Let me present a brief summary of these conditions as taught by the Bible and repeated through the centuries by the holiest, sweetest saints the world has ever known:
- We must forsake our sins…
- There must be an utter commital of the whole life to Christ in faith…
- There must be a reckoning of oursevles to have died unto sin and to be alive unto God in Christ Jesus, followed by a throwing open of the entire personality to the inflow of the Holy Spirit.
- We must boldly repudiate the cheap values of the fallen world and become completely detached in spirit from everything that unbelieving men set their hearts upon, allowing ourselves only the simplest enjoyments of nature which God has bestowed alike upon the just and unjust.
- We must practice the art of long and loving meditation upon the majesty of God.
- As the knowledge of God becomes more wonderful, greater service to our fellow men will become for us imperative.
– A.W.Tozer; Knowledge of the Holy; Kindle Version; Page 92-94
While a complete explanation of the origin of sin eludes us, there are a few things we do know. In His sovereign wisdom God has permitted evil to exist in carefully restricted areas of His creation, a kind of fugitive outlaw whose activities are temporary and limited in scope. In doing this God has acted according to His infinite wisdom and goodness. More than that no one knows at present; and more than that no one needs to know. The name of God is sufficient guarantee of the perfection of His works.
– A.W.Tozer; Knowledge of the Holy; Kindle Version; Page 88
We can never know the enormity of our sin, neither is it necessary that we should. What we can know is that “where sin abounded, grace did much more abound.”
– A.W.Tozer; Knowledge of the Holy; Kindle Version; Page 77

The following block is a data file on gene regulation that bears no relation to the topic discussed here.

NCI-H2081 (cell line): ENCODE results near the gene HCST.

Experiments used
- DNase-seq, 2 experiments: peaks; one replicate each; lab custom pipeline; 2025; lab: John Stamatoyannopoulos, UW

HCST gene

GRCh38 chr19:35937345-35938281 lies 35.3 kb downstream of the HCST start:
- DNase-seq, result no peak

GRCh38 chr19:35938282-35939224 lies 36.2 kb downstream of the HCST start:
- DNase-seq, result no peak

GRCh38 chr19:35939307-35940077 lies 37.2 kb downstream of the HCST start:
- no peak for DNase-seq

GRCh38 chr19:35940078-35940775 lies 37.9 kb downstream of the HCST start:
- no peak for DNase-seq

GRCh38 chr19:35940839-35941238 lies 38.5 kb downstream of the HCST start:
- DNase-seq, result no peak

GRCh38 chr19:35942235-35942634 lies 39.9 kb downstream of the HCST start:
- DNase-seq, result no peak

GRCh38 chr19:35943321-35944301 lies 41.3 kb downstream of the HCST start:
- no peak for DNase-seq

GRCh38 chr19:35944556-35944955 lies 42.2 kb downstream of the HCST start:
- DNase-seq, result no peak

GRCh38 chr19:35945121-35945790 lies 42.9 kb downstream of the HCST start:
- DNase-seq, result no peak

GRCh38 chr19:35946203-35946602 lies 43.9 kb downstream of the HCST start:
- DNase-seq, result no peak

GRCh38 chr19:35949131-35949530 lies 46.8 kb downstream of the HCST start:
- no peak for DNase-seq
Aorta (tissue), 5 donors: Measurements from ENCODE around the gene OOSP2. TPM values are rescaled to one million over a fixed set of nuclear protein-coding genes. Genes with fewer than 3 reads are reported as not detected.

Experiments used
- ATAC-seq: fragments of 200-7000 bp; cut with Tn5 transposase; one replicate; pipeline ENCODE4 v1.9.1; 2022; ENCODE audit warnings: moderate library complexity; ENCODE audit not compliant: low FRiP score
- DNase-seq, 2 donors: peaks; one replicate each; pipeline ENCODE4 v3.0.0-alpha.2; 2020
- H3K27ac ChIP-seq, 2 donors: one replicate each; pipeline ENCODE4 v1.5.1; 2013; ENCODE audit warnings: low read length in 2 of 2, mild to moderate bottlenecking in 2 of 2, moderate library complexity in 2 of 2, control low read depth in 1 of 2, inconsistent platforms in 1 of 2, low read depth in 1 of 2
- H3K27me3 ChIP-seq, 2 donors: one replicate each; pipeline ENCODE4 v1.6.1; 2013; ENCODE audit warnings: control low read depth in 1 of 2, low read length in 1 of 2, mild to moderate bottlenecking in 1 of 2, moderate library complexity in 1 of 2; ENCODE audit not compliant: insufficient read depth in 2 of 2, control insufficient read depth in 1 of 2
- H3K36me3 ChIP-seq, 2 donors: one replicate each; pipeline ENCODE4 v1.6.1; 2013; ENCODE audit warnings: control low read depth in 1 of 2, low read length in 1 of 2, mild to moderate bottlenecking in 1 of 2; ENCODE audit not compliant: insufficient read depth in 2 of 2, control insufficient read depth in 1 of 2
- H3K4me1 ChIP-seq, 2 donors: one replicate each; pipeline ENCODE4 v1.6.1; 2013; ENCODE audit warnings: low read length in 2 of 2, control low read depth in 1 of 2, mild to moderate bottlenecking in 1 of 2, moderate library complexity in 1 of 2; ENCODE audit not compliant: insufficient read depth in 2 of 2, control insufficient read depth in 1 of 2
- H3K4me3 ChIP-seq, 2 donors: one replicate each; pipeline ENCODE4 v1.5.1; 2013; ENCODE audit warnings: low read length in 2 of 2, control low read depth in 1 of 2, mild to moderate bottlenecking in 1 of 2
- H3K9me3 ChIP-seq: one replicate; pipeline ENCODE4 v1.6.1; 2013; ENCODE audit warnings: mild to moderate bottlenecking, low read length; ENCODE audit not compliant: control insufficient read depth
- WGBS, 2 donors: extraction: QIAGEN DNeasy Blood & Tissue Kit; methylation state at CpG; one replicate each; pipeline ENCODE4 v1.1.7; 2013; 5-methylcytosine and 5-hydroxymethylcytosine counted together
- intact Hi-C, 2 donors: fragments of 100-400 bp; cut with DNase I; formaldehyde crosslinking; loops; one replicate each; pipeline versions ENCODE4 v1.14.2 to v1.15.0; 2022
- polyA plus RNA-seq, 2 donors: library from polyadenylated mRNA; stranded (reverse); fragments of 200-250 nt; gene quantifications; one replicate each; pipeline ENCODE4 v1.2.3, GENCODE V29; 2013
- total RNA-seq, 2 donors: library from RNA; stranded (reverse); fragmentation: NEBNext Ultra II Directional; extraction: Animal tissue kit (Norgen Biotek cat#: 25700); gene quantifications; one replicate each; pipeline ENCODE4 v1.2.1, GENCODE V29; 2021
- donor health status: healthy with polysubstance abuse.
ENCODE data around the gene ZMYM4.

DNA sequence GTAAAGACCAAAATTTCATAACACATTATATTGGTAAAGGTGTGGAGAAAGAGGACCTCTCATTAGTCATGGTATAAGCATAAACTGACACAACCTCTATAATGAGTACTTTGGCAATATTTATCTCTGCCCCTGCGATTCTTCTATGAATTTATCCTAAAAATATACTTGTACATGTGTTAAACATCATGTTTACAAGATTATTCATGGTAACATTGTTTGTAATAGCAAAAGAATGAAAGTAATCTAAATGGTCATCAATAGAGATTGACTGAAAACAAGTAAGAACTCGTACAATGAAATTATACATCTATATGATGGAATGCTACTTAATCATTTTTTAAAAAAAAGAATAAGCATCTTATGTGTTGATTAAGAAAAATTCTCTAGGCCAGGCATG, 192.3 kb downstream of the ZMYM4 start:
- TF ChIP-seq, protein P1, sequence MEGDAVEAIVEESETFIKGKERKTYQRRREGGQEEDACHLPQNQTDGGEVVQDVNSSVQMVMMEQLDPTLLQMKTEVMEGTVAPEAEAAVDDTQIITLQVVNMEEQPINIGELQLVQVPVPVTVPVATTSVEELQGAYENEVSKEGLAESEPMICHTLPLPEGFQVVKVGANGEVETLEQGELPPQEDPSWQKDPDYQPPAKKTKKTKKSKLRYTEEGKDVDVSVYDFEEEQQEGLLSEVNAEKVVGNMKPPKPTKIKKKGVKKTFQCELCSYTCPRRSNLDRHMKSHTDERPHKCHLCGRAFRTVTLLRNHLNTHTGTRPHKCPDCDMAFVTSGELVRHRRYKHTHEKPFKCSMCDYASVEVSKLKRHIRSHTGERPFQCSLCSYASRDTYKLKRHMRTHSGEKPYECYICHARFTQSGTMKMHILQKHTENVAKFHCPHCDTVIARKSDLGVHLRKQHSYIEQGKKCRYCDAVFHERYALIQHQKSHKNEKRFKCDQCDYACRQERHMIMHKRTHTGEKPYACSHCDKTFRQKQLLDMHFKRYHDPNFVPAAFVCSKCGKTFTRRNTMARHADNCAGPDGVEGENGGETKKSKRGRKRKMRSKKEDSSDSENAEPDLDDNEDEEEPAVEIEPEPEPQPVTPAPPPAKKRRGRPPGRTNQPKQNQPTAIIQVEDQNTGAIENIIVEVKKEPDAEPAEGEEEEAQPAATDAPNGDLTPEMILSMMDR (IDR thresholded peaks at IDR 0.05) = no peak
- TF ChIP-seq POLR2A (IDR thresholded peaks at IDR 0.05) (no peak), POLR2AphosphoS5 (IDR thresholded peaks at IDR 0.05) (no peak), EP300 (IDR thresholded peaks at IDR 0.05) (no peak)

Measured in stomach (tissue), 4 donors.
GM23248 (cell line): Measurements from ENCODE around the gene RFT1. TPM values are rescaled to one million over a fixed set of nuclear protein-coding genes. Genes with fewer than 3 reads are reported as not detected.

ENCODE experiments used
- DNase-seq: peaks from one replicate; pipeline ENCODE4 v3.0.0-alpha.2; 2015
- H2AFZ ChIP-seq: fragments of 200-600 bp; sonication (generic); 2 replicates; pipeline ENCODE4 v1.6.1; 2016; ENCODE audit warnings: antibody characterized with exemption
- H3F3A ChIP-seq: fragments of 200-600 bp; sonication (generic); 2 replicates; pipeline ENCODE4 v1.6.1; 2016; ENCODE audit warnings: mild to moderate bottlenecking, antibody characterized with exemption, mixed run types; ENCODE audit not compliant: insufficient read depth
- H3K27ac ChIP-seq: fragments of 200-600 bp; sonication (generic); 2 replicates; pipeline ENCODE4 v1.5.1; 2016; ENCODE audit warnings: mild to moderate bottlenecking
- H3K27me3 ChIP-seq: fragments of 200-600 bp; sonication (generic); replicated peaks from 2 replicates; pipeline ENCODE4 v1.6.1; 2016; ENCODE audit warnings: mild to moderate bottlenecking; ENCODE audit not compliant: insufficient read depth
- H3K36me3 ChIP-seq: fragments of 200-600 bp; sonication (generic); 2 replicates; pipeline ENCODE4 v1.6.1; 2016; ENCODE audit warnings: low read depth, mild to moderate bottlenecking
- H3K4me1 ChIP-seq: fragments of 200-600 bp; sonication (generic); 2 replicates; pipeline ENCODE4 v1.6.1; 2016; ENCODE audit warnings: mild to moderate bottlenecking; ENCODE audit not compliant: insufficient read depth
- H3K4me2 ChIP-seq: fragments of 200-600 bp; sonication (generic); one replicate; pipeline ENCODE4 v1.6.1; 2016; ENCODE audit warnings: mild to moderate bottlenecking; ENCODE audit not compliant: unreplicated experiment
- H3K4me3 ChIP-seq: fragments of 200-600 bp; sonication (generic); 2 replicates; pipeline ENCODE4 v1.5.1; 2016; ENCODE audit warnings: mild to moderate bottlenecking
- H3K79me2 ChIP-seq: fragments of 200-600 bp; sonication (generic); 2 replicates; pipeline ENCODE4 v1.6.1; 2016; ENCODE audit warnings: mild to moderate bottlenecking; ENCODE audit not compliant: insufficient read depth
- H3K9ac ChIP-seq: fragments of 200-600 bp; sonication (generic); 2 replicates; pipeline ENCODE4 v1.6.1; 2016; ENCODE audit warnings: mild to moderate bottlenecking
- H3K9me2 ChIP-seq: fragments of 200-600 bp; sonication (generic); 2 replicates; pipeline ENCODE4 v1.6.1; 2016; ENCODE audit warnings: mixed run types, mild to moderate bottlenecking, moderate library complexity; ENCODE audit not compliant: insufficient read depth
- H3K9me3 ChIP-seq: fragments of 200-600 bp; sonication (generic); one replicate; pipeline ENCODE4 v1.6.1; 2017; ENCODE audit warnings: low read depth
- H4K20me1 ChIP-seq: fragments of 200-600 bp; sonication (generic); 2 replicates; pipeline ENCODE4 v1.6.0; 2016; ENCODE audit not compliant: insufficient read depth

A simpler and more familiar solution for the problem of how God can be just and still justify the unjust is found in the Christian doctrine of redemption. It is that, through the work of Christ in atonement, justice is not violated but satisfied when God spares a sinner. Redemptive theology teaches that mercy does not become effective toward a man until justice has done its work. The just penalty for sin was exacted when Christ our Substitute died for us on the cross.
– A.W.Tozer; Knowledge of the Holy; Kindle Version; Page 70-71
The whole outlook of mankind might be changed if we could all believe that we dwell under a friendly sky and that the God of heaven, though exalted in power and majesty is eager to be friends with us.
But sin has made us timid and self-conscious, as well it might. Years of rebellion against God have bred in us, a fear that cannot be overcome in a day. The captured rebel does not enter willingly the presence of the king he has so long fought to unsuccessfully to overthrow. But if he is truly penitent he may come, trusting only in the loving-kindness of his Lord and the past will not be held against him.
– A.W.Tozer; Knowledge of the Holy; Kindle Version; Page 67
God never changes moods or cools off in His affections or loses enthusiasm. His attitude toward sin is now the same as it was when He drove out the sinful man from the eastward garden, and His attitude toward the sinner remains the same as when He stretched forth His hands and cried, “Come unto me, all ye that labour and are heavy laden, and I will give you rest.” (Matthew 11:28)
– A.W.Tozer; Knowledge of the Holy; Kindle Version; Page 43
Unbelief is actually perverted faith, for it puts its trust not in the living God but in dying men. The unbeliever denies the self-sufficiency of God and usurps attributes that are not his. This dual sin dishonors God and ultimately destroys the soul of the man.
– A.W.Tozer; Knowledge of the Holy; Kindle Version; Page 30